by Su Xinqi
Hong Kong’s courts are clogged with a backlog of protester trials nearly a year after an explosion of huge pro-democracy rallies, with hundreds of mostly young demonstrators facing the prospect of lengthy jail terms.
Nearly 9,000 people have been arrested since the often violent protests kicked off last June with 1,600 proceeding to trial so far, according to police.
The result is a judicial system struggling under the strain as Hong Kong lurches through a political crisis that shows no sign of ending.
“This caseload is unimaginable,” said Jonathan Man, a veteran rights lawyer on a team working pro bono to defend around half of those facing charges.
“Each case is only rationed a very small amount of resources from the prosecution and judiciary, which results in investigation and trial delays,” he told AFP.
A three-month closure of most of the court system during the coronavirus outbreak compounded delays.
A university student who asked to be identified as Windy has been on bail for the last seven months.
She is one of almost 600 people charged with rioting, a colonial-era law that carries up to a decade in jail.
“I have to change my life plan as I can’t get a job in a large company if I get convicted,” she told AFP.
Her case illustrates the volume passing through the courts.
She is one of 95 people who were arrested one afternoon in September by police during clashes near the legislature and who are now all on trial together.
Earlier this month, the defendants appeared in a single courtroom for a mammoth procedural hearing that lasted hours as some 30 lawyers shared microphones to talk to the judge.
Defendants filled the public benches as anxious family members packed the hall outside, some catching naps as the hearings dragged on.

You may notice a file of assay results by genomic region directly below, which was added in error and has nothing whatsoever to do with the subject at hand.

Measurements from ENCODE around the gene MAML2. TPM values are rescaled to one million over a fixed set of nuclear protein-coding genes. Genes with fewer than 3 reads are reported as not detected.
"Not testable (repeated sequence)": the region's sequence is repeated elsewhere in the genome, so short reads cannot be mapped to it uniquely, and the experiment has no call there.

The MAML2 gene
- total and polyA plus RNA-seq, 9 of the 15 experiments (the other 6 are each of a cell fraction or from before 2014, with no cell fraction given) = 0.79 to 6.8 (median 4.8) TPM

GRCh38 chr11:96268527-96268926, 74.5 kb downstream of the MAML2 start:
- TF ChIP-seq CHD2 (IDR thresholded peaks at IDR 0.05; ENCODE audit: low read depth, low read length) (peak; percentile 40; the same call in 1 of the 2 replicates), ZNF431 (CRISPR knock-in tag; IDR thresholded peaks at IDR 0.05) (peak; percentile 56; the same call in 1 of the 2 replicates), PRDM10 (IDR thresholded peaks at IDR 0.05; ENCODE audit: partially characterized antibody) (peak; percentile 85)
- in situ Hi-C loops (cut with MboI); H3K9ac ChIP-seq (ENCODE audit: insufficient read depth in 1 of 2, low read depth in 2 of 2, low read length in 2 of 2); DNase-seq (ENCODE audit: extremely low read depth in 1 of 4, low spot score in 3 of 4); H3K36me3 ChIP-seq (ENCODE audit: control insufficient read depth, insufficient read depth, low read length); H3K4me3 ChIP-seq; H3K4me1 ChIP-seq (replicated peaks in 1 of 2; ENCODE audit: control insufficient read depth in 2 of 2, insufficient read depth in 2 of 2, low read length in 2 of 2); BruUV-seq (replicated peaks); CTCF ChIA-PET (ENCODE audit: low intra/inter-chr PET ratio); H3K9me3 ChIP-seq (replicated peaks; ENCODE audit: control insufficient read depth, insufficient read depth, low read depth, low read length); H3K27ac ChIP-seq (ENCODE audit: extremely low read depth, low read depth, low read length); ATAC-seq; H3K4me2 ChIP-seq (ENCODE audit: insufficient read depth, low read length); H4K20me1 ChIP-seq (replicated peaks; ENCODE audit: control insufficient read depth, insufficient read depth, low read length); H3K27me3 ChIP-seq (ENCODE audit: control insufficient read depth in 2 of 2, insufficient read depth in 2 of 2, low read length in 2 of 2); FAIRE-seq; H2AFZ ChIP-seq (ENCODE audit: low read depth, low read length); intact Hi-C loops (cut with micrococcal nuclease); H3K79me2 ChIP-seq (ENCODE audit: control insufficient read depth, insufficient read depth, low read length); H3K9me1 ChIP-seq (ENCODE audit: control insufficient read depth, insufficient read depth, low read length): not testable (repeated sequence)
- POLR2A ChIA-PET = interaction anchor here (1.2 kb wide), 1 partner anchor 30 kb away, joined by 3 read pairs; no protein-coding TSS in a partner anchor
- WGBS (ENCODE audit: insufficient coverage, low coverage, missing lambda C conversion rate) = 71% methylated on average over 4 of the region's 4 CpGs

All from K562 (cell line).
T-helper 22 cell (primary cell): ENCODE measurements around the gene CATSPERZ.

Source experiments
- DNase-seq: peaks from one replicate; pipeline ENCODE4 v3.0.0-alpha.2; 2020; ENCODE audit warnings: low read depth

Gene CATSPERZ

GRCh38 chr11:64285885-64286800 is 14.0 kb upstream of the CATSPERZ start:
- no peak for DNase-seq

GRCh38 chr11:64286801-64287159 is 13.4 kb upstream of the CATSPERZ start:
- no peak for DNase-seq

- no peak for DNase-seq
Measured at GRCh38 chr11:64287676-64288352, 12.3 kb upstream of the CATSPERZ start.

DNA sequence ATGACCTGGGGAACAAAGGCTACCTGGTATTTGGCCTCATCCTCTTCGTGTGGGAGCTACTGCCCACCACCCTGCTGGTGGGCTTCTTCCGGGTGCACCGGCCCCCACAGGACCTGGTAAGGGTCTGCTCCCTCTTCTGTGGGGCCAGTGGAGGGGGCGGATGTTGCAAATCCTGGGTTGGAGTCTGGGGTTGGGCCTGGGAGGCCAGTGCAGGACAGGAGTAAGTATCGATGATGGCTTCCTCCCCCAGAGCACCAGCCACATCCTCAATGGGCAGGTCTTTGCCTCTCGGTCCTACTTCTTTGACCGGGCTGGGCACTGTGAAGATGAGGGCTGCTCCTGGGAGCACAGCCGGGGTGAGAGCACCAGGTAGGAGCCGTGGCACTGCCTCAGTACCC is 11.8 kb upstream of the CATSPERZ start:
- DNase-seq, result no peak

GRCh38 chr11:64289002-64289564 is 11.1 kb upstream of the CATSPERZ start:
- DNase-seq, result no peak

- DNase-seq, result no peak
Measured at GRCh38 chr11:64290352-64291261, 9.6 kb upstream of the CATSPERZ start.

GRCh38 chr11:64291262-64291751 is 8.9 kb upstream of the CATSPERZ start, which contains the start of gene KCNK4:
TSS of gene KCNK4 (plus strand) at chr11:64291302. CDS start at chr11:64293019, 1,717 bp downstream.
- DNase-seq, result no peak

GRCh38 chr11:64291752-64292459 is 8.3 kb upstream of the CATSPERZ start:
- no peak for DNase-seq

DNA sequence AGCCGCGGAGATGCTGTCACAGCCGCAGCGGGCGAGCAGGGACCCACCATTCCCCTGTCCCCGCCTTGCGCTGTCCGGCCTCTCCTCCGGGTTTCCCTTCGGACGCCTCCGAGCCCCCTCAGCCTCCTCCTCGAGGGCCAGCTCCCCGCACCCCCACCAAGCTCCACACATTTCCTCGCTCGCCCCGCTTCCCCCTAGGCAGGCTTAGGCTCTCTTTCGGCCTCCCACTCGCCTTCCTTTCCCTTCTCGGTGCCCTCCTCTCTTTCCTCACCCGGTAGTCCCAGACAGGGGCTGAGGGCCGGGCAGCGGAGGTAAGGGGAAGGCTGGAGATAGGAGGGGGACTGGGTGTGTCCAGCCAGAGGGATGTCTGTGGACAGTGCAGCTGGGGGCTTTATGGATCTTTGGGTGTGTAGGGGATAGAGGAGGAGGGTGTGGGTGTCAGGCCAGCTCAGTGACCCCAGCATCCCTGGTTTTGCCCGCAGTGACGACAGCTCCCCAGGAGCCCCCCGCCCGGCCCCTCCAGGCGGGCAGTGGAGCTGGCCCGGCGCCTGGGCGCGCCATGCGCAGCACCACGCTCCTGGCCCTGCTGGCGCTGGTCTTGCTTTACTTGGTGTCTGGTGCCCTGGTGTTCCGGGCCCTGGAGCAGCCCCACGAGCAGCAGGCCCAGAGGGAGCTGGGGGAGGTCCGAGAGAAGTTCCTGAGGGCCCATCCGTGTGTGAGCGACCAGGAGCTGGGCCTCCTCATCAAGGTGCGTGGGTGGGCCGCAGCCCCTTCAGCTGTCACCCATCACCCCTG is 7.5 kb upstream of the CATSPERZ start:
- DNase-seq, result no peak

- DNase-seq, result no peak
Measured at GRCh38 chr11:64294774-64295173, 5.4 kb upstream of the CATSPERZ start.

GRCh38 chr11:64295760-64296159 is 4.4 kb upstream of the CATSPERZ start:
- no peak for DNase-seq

Those denied bail were brought up from the cells below after months in custody.
Shortly after Windy’s hearing, a separate court handed down the first sentence for a rioting case — a 22-year-old lifeguard who pleaded guilty to throwing objects at officers and was jailed for four years.
The Department of Justice said around 200 prosecutors have been assigned to handle cases with additional manpower and outsourced services available if needed.
Yet the caseload is growing with new arrests made each week.
The rallies died down in January as the coronavirus spread but they have flared anew as social distancing measures are eased.
Hundreds have been arrested since last week when large crowds marched against China’s plan to introduce a security law outlawing treason, sedition and subversion — a move activists fear will further erode free speech in the territory.
Judiciary in spotlight
With judges now starting to issue rulings, protester anger has begun to turn towards the judiciary.
Chris, part of a volunteer group documenting trials, said his team tries to temper criticism of judges that often flares up on their public chat group.
“Many people do not understand that a verdict isn’t necessarily about a judge’s personal belief,” he said, asking not to use his second name.
He likened judges to having to “draw a straight line with a broken ruler” given to them by the city’s pro-Beijing leadership and the police.
Rights lawyer Man said the courts should not be expected to solve a political crisis that demands a political solution.
“The government has pushed onto the judiciary a problem the courts can’t solve,” he said.
Hong Kong’s top judge Geoffrey Ma has warned that the city’s legal fraternity is being unfairly targeted by the polarised atmosphere.
“Judges look only to the letter of the law and to the spirit of the law and nothing else,” he said in January.
However, in April, one judge caused anger after he openly sympathised with a pro-government supporter who stabbed three people.
The judge called the attacker “a bloodstained victim” of the protesters as he sentenced him to 45 months in jail.
Ma later criticised that judge and said he would not preside over future protest trials.
Meanwhile, Man says he does not expect his caseload will ease up any time soon.
“The authorities think the movement will stop after the ‘trouble makers’ are rounded up,” he said. “But they are actually just creating more enemies.”